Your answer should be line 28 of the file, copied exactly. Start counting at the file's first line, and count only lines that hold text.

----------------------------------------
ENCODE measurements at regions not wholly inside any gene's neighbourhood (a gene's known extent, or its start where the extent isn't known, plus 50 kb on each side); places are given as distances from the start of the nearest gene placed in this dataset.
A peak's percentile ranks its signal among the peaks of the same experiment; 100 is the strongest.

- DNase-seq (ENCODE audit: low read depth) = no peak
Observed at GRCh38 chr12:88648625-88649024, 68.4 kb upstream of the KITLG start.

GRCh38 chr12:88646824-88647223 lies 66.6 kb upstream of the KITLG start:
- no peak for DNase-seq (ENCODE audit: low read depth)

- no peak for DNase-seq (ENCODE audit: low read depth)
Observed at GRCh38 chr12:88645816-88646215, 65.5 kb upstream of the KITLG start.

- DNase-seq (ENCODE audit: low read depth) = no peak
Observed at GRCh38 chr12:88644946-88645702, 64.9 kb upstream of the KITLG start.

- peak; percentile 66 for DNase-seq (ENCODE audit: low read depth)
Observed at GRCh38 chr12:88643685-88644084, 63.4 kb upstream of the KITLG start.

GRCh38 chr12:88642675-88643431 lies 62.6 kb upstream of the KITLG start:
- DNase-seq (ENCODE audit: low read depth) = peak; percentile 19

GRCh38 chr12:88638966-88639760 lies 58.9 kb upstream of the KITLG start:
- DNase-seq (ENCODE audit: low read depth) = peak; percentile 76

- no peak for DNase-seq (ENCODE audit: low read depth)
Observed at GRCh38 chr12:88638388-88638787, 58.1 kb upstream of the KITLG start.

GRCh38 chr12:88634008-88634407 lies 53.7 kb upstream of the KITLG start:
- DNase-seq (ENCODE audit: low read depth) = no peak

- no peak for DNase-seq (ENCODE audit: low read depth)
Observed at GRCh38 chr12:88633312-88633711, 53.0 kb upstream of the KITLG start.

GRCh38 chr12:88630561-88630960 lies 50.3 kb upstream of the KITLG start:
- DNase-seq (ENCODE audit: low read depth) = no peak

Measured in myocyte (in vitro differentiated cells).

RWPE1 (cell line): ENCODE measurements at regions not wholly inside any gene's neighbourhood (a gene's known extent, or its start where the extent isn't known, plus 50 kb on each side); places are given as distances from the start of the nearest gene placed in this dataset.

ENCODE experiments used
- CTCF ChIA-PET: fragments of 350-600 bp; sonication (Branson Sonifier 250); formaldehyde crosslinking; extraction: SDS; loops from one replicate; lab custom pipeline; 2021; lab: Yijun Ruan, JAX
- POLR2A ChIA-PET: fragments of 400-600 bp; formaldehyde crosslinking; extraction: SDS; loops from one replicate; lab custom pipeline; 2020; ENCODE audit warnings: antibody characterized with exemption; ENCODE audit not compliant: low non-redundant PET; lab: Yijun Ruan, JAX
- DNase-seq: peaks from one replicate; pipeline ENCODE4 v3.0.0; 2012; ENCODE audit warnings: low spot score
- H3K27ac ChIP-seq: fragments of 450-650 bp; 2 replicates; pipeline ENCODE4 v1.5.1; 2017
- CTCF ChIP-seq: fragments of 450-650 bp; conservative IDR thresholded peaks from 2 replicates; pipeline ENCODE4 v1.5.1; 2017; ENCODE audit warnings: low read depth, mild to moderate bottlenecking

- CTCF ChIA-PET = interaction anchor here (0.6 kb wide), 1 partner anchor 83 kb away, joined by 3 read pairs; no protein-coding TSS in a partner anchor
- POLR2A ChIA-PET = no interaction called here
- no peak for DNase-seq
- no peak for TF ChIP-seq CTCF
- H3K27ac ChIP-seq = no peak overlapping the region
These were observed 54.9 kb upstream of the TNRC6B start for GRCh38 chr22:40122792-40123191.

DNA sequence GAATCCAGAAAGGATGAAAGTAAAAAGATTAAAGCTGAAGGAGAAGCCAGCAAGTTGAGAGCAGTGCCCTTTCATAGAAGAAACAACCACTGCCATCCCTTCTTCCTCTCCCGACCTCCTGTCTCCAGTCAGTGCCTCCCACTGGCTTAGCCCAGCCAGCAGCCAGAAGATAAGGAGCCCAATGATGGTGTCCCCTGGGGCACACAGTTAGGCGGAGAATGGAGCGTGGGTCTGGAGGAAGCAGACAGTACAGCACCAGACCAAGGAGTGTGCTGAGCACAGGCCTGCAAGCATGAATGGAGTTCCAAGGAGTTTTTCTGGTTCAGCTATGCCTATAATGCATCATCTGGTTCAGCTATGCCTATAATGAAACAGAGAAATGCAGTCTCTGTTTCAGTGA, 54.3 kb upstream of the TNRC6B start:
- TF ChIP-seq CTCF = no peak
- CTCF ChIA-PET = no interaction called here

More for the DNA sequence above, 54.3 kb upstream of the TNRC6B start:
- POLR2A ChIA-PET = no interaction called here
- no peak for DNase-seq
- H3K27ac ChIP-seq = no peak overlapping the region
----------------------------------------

- CTCF ChIA-PET: fragments of 350-600 bp; sonication (Branson Sonifier 250); formaldehyde crosslinking; extraction: SDS; loops from one replicate; lab custom pipeline; 2021; lab: Yijun Ruan, JAX